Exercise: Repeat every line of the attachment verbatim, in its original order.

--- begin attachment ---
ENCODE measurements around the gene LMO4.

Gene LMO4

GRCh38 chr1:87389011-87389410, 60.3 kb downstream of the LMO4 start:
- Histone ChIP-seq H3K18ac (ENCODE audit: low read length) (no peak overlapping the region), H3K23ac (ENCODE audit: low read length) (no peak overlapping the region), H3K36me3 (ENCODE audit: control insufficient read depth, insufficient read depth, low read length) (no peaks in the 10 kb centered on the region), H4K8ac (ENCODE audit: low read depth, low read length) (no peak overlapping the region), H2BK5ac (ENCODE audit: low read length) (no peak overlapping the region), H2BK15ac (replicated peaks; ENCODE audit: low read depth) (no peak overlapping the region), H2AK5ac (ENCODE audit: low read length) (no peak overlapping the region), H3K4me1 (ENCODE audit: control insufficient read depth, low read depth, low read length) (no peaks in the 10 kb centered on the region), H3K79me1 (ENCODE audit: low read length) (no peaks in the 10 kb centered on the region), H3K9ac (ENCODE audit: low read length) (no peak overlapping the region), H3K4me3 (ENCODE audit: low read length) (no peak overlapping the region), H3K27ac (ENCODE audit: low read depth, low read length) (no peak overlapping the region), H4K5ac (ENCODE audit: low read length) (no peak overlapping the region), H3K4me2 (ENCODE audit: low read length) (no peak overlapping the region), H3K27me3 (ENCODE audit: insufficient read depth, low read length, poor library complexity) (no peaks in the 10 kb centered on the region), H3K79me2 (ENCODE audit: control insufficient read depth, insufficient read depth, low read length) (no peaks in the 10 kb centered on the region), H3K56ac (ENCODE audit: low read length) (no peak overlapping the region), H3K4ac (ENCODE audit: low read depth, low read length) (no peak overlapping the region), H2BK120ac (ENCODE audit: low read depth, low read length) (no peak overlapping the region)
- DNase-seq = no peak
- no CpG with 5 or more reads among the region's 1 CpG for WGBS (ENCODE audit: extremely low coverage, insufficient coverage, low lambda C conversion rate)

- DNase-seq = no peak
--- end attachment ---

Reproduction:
ENCODE measurements around the gene LMO4.

Gene LMO4

GRCh38 chr1:87389011-87389410, 60.3 kb downstream of the LMO4 start:
- Histone ChIP-seq H3K18ac (ENCODE audit: low read length) (no peak overlapping the region), H3K23ac (ENCODE audit: low read length) (no peak overlapping the region), H3K36me3 (ENCODE audit: control insufficient read depth, insufficient read depth, low read length) (no peaks in the 10 kb centered on the region), H4K8ac (ENCODE audit: low read depth, low read length) (no peak overlapping the region), H2BK5ac (ENCODE audit: low read length) (no peak overlapping the region), H2BK15ac (replicated peaks; ENCODE audit: low read depth) (no peak overlapping the region), H2AK5ac (ENCODE audit: low read length) (no peak overlapping the region), H3K4me1 (ENCODE audit: control insufficient read depth, low read depth, low read length) (no peaks in the 10 kb centered on the region), H3K79me1 (ENCODE audit: low read length) (no peaks in the 10 kb centered on the region), H3K9ac (ENCODE audit: low read length) (no peak overlapping the region), H3K4me3 (ENCODE audit: low read length) (no peak overlapping the region), H3K27ac (ENCODE audit: low read depth, low read length) (no peak overlapping the region), H4K5ac (ENCODE audit: low read length) (no peak overlapping the region), H3K4me2 (ENCODE audit: low read length) (no peak overlapping the region), H3K27me3 (ENCODE audit: insufficient read depth, low read length, poor library complexity) (no peaks in the 10 kb centered on the region), H3K79me2 (ENCODE audit: control insufficient read depth, insufficient read depth, low read length) (no peaks in the 10 kb centered on the region), H3K56ac (ENCODE audit: low read length) (no peak overlapping the region), H3K4ac (ENCODE audit: low read depth, low read length) (no peak overlapping the region), H2BK120ac (ENCODE audit: low read depth, low read length) (no peak overlapping the region)
- DNase-seq = no peak
- no CpG with 5 or more reads among the region's 1 CpG for WGBS (ENCODE audit: extremely low coverage, insufficient coverage, low lambda C conversion rate)

- DNase-seq = no peak